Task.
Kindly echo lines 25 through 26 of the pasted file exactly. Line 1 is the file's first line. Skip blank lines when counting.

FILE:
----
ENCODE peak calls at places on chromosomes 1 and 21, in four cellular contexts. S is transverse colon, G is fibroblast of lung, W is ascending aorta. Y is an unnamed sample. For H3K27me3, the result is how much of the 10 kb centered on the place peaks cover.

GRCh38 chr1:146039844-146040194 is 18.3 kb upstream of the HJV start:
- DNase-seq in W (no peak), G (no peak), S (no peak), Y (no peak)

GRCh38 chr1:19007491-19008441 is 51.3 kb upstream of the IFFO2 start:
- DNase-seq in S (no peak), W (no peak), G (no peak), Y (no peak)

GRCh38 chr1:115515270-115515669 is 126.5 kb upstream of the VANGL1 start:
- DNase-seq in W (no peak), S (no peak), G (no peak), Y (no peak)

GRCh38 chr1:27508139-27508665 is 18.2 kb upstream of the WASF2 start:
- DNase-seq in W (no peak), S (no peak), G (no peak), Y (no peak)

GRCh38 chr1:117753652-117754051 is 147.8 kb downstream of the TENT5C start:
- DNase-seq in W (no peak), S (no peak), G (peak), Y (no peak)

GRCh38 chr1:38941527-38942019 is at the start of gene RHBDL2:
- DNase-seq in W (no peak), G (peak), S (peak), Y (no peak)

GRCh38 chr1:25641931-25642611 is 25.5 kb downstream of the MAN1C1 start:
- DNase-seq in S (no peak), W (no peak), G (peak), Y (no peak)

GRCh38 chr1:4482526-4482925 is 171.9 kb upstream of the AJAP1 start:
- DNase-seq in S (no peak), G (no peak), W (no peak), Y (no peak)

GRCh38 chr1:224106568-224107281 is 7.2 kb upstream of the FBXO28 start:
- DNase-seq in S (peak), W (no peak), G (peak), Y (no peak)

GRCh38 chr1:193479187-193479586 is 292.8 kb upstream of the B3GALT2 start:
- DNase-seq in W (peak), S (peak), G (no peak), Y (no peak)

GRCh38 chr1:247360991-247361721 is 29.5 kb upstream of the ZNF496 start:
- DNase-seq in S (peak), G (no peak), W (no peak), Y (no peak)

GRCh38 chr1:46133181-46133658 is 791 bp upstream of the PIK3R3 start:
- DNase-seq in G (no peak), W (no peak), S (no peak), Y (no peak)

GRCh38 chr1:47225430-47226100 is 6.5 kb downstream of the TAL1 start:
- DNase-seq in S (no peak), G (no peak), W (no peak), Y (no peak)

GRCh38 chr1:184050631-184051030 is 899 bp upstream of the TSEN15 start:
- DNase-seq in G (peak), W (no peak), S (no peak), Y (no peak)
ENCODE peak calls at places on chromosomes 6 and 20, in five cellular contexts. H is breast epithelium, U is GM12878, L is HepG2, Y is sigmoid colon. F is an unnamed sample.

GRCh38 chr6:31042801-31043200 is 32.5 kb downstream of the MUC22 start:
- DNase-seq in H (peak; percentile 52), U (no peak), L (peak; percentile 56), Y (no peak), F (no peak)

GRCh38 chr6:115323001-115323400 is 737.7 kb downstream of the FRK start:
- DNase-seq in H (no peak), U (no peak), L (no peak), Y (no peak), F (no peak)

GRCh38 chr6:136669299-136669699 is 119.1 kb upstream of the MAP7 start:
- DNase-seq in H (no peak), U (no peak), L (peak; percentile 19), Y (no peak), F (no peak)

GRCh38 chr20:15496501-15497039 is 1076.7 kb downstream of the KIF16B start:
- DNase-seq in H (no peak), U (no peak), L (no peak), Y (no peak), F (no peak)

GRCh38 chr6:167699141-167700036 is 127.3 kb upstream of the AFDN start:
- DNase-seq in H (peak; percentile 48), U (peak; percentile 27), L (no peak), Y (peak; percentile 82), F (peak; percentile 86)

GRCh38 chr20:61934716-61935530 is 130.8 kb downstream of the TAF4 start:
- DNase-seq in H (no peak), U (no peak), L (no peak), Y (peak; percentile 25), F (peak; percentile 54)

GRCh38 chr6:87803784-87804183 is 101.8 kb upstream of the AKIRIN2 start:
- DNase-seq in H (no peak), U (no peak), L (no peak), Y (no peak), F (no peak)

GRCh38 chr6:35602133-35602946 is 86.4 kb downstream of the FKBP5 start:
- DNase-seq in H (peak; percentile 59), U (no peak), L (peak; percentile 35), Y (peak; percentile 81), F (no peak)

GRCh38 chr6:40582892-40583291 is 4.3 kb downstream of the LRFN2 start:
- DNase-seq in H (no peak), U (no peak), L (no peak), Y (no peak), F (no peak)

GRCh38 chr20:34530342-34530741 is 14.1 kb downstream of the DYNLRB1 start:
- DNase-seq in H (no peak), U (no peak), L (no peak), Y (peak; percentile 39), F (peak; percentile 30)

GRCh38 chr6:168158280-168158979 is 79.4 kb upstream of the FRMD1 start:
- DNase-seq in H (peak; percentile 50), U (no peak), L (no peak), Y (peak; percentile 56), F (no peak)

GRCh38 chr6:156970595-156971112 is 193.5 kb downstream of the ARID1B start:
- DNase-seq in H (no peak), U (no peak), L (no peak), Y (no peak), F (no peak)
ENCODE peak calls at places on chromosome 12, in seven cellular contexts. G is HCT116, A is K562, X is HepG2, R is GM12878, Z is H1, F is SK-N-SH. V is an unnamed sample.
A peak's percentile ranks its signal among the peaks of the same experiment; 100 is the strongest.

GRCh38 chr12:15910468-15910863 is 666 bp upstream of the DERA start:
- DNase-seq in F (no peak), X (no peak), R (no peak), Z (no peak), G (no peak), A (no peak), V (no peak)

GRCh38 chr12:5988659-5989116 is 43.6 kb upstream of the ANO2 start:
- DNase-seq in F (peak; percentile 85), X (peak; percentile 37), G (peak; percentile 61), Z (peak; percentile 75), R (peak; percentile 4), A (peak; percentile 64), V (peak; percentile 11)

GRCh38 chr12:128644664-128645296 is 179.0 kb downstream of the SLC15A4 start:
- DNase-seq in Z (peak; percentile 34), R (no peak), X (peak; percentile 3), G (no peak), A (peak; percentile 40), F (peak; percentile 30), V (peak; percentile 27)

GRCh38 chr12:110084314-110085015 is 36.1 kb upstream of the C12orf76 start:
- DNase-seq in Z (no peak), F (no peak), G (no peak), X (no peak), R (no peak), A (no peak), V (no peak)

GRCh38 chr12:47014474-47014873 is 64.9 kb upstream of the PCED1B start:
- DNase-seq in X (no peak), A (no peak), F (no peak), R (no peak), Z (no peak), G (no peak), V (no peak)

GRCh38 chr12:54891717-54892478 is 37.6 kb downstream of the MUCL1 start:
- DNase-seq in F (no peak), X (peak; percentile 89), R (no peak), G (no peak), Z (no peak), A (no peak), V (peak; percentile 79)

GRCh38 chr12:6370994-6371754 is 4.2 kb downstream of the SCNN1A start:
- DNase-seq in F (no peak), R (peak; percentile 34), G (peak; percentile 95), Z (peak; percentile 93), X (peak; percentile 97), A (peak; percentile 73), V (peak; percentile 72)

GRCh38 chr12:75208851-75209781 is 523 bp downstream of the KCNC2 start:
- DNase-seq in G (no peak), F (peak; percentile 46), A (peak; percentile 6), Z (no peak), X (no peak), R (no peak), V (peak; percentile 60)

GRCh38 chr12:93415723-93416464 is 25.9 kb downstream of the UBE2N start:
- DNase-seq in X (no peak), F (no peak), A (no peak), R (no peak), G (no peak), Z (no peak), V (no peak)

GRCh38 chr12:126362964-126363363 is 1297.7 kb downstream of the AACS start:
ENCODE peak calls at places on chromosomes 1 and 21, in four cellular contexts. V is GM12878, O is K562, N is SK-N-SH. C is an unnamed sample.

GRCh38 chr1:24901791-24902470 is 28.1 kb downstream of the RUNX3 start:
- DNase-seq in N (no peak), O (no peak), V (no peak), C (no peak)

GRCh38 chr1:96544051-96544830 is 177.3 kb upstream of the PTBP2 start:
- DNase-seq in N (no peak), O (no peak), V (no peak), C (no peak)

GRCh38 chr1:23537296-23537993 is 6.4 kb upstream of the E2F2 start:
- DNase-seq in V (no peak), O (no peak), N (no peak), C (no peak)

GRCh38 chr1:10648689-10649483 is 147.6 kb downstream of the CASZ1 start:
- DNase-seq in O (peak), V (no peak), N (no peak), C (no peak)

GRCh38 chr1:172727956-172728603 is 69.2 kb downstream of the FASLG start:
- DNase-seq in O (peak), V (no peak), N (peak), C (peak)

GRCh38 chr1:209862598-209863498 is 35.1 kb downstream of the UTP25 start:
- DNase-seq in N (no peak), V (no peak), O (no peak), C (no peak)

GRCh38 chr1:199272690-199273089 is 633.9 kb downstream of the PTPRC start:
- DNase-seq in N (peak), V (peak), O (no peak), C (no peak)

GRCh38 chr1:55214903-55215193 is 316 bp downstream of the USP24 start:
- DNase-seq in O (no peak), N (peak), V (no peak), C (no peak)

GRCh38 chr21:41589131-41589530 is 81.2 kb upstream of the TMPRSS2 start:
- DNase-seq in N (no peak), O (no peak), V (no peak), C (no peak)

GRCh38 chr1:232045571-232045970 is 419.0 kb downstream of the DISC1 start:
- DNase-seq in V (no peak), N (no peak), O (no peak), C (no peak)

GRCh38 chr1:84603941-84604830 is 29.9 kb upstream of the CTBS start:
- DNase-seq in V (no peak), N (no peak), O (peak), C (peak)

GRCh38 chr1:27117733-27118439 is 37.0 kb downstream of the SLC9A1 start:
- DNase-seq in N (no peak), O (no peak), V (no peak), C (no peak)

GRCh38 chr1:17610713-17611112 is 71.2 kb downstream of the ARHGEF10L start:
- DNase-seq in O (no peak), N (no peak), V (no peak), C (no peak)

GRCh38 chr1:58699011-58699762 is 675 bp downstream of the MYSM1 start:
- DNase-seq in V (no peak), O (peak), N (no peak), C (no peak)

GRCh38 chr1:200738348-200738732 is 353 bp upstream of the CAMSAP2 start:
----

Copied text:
- DNase-seq in G (no peak), W (no peak), S (no peak), Y (no peak)

GRCh38 chr1:47225430-47226100 is 6.5 kb downstream of the TAL1 start: